On November 19th, Thomas.gov, the venerable website of the United States Congress, will begin to redirect visitors to Congress.gov. The new site, which launched in beta in September 2012, will become the primary governmental resource for the text of legislation, past, present and future, along with reports from committees, speeches from the floor of Congress and cost estimates from the Congressional Budget Office.
While the official announcement was made today by the Library of Congress, Thomas.gov’s custodian, leading headlines about Congress trading in the new Congress.gov and a note in Roll Call, the transition from THOMAS.gov to Congress.gov has been going on all fall, including updates to the new site and launching the Constitution Annotated and associated app.
THOMAS is centuries old, at least as measured in terms of Internet time. Launched in January of 1995, Thomas.gov was one of the first 23,000 websites to go online. When it went live the Internet had a worldwide user base of less than 40 million people, the majority of whom surfed the young World Wide Web using Mosaic and Netscape, checked their email on Eudora and dialed in on America Online. Watch the video below to get a sense of what life was like online nearly two decades ago.
Today, Thomas.gov receives, on average, 10 million visits every year, although I suspect many of those visits come from wonky repeat customers in or around the District of Columbia. I have no servers logs to prove that one way or another, but THOMAS has long been alternately beloved of or bemoaned by Congressional staffers and correspondents, all of whom have had to rely upon its increasingly creaky infrastructure for nearly two decades as the national repository of legislation and reports. So, too, have millions of Americans around the rest of the country who want to read proposed bills.
While incremental improvements to search and sharing in recent years have improved the site, for a decade people interested in tracking Congress have increasingly turned to sites like Govtrack or the New York Times for data created by scraping THOMAS. What does that mean, in practice? While Congress.gov will be official source of information, until its operators move to act as a platform for legislative data instead of a portal for legislative information. Open government advocates have been calling for the release of bulk legislative data for many years, culminating in frustration this September when a Library of Congress cost estimate acknowledged that Congress.gov “was not designed specifically to facilitate the extraction of the data as XML documents for bulk download.”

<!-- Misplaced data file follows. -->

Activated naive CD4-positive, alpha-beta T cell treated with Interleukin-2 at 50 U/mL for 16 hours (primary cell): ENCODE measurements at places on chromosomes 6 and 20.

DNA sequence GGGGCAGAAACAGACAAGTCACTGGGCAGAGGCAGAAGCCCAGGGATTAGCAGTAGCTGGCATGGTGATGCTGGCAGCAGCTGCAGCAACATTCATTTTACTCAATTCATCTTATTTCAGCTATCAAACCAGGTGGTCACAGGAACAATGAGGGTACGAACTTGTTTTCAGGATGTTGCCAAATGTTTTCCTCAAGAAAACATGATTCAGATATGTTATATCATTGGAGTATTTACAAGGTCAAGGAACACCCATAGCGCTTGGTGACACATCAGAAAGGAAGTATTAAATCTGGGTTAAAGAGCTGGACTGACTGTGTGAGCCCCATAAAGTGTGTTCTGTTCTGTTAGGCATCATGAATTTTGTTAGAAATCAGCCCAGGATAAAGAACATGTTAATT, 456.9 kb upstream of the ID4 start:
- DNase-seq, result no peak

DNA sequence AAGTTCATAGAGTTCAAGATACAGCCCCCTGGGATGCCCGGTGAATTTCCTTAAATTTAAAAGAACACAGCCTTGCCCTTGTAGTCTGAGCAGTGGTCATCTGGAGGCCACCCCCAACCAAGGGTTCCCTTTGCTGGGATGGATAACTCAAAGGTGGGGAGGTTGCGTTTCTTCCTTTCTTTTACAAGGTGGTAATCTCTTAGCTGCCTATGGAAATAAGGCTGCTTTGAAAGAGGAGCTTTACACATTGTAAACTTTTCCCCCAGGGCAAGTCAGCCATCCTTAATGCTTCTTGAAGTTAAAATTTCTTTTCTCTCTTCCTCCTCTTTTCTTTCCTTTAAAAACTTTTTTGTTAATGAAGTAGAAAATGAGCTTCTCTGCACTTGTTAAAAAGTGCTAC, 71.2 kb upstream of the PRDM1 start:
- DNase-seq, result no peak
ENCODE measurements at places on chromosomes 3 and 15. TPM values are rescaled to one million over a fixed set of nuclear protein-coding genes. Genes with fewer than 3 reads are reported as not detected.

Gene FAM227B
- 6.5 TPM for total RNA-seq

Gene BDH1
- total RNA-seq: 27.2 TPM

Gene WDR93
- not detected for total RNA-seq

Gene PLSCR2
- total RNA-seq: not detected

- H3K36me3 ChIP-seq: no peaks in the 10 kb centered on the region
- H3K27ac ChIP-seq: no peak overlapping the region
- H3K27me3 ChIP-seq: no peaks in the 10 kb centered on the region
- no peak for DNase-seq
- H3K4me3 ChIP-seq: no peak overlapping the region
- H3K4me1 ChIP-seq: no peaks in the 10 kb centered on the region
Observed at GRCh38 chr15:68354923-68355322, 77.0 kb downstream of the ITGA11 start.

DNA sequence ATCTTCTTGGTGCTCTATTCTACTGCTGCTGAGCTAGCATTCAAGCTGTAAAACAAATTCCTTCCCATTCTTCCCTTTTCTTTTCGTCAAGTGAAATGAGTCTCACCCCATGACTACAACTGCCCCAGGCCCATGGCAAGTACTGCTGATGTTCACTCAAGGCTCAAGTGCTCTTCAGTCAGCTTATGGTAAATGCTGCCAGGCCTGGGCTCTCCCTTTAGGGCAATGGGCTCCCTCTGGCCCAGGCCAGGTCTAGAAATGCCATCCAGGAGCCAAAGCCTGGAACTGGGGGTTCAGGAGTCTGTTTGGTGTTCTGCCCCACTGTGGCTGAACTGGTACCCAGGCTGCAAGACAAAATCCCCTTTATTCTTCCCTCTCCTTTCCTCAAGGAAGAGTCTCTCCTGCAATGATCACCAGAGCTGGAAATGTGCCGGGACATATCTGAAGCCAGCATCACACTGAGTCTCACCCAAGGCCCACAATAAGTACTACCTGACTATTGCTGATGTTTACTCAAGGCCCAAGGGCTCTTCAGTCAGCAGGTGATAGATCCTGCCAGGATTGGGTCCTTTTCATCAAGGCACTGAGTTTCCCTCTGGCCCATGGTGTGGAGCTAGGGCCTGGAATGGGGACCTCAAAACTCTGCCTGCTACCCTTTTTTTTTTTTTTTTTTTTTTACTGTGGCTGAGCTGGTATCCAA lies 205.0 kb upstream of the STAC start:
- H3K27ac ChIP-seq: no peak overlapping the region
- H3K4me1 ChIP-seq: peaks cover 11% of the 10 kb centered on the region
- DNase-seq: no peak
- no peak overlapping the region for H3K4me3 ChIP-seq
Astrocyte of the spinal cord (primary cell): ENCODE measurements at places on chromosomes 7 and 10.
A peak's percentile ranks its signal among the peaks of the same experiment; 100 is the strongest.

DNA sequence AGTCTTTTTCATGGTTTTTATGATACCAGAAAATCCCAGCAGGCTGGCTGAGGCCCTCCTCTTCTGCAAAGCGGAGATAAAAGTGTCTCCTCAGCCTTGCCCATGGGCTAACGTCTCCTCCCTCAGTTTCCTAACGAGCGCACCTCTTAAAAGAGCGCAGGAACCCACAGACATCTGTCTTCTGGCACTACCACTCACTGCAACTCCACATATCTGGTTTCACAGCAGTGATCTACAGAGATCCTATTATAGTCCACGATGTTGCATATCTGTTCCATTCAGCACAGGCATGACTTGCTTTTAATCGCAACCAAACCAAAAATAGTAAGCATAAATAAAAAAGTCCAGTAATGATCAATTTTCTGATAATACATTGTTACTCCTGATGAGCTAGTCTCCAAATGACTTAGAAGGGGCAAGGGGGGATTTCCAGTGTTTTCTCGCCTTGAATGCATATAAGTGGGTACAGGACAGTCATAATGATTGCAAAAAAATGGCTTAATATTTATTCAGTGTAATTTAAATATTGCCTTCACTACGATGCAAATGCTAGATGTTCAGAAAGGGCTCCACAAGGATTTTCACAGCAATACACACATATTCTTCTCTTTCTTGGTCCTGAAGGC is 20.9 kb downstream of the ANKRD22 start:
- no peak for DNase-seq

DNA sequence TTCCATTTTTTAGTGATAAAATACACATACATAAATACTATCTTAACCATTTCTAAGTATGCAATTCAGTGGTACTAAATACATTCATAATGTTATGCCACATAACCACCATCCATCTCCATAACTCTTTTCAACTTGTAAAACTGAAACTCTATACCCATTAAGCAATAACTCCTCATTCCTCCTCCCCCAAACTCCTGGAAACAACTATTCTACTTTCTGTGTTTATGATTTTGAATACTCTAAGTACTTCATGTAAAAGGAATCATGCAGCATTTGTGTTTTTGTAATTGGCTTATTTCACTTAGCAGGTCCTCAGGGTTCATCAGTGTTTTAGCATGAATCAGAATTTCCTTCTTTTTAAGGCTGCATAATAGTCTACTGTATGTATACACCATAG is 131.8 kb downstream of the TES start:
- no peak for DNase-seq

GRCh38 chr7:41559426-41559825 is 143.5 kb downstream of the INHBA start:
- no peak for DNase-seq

Putting the issue of bulk data aside, the new Congress.gov is an immense improvement on THOMAS in every way, as I reported last year:
Tapping into a growing trend in government new media, the new Congress.gov features responsive design, adapting to desktop, tablet or smartphone screens. It’s also search-centric, with Boolean search and, in an acknowledgement that most of its visitors show up looking for information, puts a search field front and center in the interface. The site includes member profiles for U.S. Senators and Representatives, with associated legislative work. In a nod to a mainstay of social media and media websites, the new Congress.gov also has a “most viewed bills” list that lets visitors see at a glance what laws or proposals are gathering interest online.
Since September 2012 digital staff at the Law Library of Congress have been busy since the Congress.gov launched in beta, adding new features and context at a steady pace, including adding the Congressional Record, committee reports, standing committee pages, and the ability to “Search within results.“
On November 19th, when THOMAS is retired, the social media outposts of the site will also transition. @THOMASDotGov will transition its more than 15,500 followers to a new identity.
— THOMASdotgov (@THOMASdotgov) November 8, 2013
In a press release, the Library of Congress indicated that the old site will remain accessible from the Congress.gov homepage through late 2014. After that, historians may have to hope that the National Archives adopts whatever code or data retains historical interest into its servers, lest it moulder and succumb to bitrot — unfortunately, the configuration of the robots.txt file for Thomas.gov appears to have prevented the Internet Archive from preserving its iterations over the years.
If you’re interested in learning how to use the new Congress.gov, you can register at beta.congress.gov/help for training sessions scheduled for November 14, January 16, March 11 and March 16.